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I wasn't too sure how to phrase this question, so here are the details. I'm using a trick to compute the hamming distance between two bitstrings. Here's the query:

select length(replace(x::text,'0',''))
from (
    select code # '000111101101001010' as x
    from codeTable
) as foo

Essentially it computes the xor between the two strings, removes all 0's, then returns the length. This is functionally equivalent to the hamming distance between two bitstrings. Unfortunately, this only returns the hamming distance, and nothing else. In the codeTable table, there is also a column called person_id. I want to be able to return the minimum hamming distance and the id associated with that. Returning the minimum hamming distance is simple enough, just add a min() around the 'length' part.

select min(length(replace(x::text,'0','')))
from (
    select code # '000111101101001010' as x
    from codeTable
) as foo

This is fine, however, it only returns the hamming distance, not the person_id. I have no idea what I would need to do to return the person_id associated with that hamming distance.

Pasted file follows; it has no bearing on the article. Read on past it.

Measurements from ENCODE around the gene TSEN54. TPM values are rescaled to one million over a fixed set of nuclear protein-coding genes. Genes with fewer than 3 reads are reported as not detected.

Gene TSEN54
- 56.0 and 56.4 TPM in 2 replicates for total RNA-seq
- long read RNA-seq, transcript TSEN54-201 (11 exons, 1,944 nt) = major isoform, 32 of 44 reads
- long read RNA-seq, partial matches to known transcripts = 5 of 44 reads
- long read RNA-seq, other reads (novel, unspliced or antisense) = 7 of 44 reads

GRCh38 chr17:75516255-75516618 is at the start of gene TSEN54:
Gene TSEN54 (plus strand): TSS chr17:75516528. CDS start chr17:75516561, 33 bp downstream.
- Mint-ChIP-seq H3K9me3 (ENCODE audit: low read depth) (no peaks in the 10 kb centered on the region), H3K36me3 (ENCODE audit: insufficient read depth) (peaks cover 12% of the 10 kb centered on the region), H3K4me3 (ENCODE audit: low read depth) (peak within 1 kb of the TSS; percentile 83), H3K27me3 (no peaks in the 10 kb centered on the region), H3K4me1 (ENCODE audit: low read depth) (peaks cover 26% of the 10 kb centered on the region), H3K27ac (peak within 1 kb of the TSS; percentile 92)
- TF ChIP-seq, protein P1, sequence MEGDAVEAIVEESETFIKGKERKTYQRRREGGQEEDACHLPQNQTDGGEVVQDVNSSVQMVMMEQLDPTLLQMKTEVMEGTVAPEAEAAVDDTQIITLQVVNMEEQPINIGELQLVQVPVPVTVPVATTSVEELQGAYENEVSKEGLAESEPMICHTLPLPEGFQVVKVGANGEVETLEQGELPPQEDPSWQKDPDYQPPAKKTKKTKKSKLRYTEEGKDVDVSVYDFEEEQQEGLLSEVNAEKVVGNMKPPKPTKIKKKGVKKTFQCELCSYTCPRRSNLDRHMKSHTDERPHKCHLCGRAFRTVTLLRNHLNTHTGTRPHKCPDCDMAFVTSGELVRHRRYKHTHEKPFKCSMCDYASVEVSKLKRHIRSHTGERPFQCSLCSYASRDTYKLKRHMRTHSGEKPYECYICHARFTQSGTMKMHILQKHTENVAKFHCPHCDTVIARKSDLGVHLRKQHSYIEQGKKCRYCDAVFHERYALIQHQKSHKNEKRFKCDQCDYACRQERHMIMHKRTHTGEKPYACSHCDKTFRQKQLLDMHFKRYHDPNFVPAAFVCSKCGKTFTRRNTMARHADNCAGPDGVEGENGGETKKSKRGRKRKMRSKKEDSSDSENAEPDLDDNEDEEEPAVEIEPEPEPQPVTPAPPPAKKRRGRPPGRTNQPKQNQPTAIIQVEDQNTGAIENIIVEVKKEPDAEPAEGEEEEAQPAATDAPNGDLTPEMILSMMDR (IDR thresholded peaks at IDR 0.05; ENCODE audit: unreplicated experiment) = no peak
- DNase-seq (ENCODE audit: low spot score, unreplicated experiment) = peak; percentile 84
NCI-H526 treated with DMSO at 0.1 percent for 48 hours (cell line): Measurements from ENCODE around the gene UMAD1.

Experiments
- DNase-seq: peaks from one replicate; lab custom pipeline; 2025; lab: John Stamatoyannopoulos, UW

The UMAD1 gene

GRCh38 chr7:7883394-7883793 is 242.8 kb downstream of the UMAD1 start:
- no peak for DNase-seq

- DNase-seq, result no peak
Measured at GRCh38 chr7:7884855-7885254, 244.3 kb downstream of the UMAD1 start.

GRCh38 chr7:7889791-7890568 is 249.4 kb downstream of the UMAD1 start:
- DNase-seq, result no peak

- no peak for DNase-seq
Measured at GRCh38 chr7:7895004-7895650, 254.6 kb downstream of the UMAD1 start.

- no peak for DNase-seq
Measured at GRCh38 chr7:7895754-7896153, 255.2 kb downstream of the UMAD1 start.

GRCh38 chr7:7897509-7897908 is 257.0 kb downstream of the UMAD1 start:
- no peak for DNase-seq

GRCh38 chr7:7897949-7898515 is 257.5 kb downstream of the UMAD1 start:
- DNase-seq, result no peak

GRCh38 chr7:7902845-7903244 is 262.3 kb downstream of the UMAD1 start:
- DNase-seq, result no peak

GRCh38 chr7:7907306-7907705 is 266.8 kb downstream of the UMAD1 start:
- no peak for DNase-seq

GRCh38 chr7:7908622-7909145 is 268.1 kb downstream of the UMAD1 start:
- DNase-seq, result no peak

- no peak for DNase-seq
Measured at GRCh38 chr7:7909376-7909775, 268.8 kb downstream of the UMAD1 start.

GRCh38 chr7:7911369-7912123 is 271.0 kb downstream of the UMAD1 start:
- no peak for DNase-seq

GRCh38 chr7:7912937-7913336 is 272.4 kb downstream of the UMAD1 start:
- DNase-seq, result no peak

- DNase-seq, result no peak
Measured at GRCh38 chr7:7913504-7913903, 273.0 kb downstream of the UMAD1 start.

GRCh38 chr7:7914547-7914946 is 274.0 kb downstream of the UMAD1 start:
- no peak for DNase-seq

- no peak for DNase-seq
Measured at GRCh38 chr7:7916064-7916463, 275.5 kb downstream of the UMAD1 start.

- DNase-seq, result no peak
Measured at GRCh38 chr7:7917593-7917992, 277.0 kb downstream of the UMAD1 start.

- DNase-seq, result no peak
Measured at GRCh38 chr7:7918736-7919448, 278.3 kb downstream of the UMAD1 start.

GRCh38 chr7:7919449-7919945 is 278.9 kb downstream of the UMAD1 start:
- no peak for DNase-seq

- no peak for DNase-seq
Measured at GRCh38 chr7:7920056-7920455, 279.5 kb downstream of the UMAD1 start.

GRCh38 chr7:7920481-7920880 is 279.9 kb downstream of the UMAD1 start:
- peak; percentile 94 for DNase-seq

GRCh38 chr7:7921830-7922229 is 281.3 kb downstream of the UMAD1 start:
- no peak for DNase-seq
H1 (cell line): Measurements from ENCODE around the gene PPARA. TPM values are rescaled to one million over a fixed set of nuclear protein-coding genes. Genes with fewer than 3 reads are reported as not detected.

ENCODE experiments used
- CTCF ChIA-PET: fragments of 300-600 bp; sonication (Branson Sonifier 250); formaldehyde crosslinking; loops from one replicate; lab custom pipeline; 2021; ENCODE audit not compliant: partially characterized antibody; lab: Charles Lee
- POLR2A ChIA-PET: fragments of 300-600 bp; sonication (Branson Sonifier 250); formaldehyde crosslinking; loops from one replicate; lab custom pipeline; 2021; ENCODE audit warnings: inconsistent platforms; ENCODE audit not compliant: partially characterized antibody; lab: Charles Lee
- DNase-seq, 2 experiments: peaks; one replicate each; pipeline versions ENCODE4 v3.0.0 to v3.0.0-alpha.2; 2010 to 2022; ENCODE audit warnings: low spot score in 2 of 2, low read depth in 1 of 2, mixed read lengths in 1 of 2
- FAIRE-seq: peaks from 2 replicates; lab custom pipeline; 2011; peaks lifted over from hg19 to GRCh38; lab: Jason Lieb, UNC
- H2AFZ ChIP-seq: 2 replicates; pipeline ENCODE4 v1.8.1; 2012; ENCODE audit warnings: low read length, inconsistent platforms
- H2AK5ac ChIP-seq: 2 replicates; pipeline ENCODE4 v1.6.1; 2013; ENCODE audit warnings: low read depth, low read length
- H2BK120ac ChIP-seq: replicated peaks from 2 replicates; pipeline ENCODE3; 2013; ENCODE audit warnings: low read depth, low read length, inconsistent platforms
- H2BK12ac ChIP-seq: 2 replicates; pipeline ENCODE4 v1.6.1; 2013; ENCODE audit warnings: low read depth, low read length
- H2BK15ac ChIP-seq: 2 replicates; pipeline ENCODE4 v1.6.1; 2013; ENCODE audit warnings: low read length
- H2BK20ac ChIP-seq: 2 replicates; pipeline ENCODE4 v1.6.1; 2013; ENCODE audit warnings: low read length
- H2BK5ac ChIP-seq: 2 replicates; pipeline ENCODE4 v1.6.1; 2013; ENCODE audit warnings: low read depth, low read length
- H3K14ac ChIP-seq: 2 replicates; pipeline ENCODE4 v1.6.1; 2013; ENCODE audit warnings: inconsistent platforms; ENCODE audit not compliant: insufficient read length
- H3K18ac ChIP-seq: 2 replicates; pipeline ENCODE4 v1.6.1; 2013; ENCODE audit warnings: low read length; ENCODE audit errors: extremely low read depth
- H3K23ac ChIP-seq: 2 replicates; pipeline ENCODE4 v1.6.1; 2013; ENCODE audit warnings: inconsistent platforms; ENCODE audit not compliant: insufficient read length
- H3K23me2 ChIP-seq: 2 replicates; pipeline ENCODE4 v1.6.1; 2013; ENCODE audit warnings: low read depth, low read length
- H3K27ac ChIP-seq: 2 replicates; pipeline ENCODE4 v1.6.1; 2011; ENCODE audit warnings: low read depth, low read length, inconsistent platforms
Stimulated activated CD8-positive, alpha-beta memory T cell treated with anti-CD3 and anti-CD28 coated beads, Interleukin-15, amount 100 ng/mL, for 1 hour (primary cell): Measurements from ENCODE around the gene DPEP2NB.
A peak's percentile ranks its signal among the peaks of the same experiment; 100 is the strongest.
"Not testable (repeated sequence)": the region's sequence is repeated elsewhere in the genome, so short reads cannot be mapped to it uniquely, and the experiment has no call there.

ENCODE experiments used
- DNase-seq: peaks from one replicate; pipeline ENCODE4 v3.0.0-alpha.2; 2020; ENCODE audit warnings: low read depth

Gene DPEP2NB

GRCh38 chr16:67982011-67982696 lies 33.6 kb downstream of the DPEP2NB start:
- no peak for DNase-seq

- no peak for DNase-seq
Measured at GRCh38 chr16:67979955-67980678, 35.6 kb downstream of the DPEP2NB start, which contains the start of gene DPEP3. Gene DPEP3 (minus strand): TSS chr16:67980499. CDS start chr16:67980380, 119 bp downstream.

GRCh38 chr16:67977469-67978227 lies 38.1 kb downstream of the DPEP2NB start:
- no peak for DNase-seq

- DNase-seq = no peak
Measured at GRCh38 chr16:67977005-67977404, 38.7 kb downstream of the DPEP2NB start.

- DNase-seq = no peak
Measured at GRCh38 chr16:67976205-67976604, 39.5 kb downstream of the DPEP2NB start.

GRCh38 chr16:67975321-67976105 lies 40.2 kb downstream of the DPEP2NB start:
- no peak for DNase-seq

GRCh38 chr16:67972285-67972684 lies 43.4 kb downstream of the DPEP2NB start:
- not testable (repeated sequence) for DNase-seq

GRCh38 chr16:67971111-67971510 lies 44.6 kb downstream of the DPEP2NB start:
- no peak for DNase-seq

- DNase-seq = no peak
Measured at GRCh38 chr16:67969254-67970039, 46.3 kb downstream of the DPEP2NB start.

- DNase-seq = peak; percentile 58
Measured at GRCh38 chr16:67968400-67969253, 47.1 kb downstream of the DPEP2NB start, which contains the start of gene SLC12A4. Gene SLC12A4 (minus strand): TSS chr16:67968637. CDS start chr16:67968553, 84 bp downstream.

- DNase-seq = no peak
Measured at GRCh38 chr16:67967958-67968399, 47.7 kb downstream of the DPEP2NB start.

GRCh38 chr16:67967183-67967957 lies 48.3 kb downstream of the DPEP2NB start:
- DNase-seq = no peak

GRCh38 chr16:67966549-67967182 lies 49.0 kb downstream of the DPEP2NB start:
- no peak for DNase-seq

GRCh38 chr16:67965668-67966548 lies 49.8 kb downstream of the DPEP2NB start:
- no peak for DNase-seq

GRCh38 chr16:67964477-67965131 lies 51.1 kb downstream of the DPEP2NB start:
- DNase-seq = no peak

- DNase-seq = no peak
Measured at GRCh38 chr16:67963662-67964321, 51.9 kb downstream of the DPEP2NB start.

Does anybody have any idea on how to do this?

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1 Answer

up vote 2 down vote accepted

Am I missing something? Why the subquery? Looks to me like the following should work to:

select length(replace((code # '000111101101001010')::text,'0',''))
from codeTable

Going from there I get:

select person_id,length(replace((code # '000111101101001010')::text,'0','')) as x
from codeTable
order by x
limit 1

I replaced the min with an order by and limit 1 because there is no direct way of getting the corresponding person_id for the value returned by the min function. In general postgres will be smart enough not to sort the whole intermediate result but just scan it for the row with the lowest value it has to return.

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Brilliant! I knew it was something simple. I'm new to PostgreSQL and wasn't sure of the syntax to do it in this manner. The limit 1 part actually makes things easier, since there may be times where I need the lowest two or three hamming distances. Thanks a lot! –  Bat Masterson Dec 9 '11 at 10:52
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